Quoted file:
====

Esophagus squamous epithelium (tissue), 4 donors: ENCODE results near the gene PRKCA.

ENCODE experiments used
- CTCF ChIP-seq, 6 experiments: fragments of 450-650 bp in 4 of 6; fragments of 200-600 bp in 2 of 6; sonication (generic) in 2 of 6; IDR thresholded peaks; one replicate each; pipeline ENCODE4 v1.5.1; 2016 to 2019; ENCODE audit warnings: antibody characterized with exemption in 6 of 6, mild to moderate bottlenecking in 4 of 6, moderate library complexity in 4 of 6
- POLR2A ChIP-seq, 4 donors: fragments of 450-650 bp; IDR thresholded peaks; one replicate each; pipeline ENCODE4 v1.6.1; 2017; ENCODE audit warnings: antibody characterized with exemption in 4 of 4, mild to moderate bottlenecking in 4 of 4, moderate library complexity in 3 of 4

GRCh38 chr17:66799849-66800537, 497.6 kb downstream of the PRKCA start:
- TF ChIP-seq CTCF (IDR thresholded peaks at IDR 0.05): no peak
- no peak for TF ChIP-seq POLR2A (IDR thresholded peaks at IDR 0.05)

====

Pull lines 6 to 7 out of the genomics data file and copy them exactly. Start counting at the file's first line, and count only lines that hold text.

- TF ChIP-seq CTCF (IDR thresholded peaks at IDR 0.05): no peak
- no peak for TF ChIP-seq POLR2A (IDR thresholded peaks at IDR 0.05)